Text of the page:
"I think there is a world market for maybe five computers" is a remark attributed to Thomas J. Watson, chairman of IBM, in 1943. As we now know, computers turned out to be rather more ubiquitous. A similar quote was made in 1946 by Sir Charles Darwin (grandson of the famous naturalist), then head of Britain's National Physical Laboratory, where research into computers was taking place. He wrote: "it is very possible that ... one machine would suffice to solve all the problems that are demanded of it from the whole country."
These pioneers were entranced by the ability of their primitive yet gargantuan machines to perform any conceivable calculation. At that time, Watson and Darwin could not have considered the relationship between future computing products, their applications and value-added services.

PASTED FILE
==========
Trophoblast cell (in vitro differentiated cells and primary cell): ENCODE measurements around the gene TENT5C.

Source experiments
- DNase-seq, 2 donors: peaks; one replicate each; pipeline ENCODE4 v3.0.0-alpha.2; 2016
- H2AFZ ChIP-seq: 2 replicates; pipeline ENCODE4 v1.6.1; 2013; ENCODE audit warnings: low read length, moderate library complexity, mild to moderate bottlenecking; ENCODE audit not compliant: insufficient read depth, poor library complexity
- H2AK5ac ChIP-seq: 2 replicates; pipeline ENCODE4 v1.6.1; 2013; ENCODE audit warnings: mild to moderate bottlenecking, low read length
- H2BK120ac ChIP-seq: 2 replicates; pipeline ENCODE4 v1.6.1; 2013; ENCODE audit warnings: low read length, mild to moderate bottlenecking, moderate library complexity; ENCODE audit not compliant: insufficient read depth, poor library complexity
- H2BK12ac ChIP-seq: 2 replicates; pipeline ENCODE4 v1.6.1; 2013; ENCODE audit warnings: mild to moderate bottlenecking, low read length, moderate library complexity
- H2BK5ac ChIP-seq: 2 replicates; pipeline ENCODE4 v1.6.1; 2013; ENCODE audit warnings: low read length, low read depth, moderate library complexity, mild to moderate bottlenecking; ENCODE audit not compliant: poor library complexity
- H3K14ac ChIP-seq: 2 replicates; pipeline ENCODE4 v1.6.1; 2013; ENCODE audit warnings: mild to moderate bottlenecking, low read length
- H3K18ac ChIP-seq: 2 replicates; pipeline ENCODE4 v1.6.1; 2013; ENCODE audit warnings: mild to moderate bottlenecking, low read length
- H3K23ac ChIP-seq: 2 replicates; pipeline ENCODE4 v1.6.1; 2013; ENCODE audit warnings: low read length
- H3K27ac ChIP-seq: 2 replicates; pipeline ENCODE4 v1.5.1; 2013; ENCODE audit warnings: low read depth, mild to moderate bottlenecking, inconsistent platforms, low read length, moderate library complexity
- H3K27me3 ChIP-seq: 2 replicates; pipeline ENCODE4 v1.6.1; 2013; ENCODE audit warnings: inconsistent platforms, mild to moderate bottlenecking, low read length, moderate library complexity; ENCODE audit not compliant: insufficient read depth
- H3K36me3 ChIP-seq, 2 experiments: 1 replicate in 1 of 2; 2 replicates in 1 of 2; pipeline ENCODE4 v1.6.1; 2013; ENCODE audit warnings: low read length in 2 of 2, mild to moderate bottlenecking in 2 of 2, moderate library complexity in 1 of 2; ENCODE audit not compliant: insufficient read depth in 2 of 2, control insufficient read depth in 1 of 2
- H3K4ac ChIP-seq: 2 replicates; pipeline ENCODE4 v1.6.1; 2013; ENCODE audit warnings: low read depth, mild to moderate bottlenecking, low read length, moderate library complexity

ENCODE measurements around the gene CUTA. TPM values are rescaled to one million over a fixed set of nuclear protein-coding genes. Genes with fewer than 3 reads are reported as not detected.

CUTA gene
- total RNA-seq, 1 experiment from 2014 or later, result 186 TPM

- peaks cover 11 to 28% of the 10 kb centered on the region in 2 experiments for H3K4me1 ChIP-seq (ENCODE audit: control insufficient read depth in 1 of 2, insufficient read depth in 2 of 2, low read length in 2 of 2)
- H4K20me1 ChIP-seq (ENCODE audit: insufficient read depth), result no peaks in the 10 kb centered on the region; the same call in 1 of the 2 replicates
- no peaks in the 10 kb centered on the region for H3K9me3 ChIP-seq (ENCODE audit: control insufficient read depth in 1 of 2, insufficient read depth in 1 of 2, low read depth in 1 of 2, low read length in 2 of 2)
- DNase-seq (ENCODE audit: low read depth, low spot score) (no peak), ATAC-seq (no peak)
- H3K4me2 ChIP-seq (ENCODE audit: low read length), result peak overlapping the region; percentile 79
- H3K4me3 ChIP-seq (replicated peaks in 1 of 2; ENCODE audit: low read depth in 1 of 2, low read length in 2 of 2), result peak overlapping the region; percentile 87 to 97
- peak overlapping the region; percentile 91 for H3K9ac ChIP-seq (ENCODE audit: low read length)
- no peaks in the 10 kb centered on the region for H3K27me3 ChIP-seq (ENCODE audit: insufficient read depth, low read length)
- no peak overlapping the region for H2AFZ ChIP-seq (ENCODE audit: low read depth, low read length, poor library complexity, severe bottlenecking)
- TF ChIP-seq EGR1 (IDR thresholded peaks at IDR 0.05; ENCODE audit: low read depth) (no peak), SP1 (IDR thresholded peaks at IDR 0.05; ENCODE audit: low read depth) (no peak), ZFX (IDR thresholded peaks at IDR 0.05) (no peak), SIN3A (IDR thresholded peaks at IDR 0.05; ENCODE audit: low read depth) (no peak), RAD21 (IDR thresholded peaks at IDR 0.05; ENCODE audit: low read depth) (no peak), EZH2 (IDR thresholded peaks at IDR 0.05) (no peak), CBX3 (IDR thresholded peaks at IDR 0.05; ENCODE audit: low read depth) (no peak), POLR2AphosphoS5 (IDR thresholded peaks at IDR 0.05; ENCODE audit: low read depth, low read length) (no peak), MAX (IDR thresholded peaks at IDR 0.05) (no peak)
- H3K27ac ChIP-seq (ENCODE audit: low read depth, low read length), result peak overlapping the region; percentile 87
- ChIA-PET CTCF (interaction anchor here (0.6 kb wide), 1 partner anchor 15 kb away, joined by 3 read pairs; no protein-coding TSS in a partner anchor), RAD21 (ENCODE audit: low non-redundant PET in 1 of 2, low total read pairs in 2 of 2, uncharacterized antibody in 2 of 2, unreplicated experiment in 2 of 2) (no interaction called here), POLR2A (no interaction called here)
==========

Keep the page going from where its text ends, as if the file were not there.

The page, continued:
Jump forward to today. We each have a 'super-computer' in our phone. Yet IBM's server business is ailing, Google is made of commodity hardware and 70% of IBM's revenue is now in technology and business services.
How many 3D Printers does the world need? Who will own them? What will they be used for?
Shapeways has 50 printers. As of June 20, 2012, the company has printed and sold more than one million user-created objects.
With this in mind, watch in awe as Alexis Ohanian takes a tour of Shapeways and speaks to 3D designers, engineers and operations experts as they explain the story behind one of today's biggest 3D Services companies.
Search this blog for more articles about Shapeways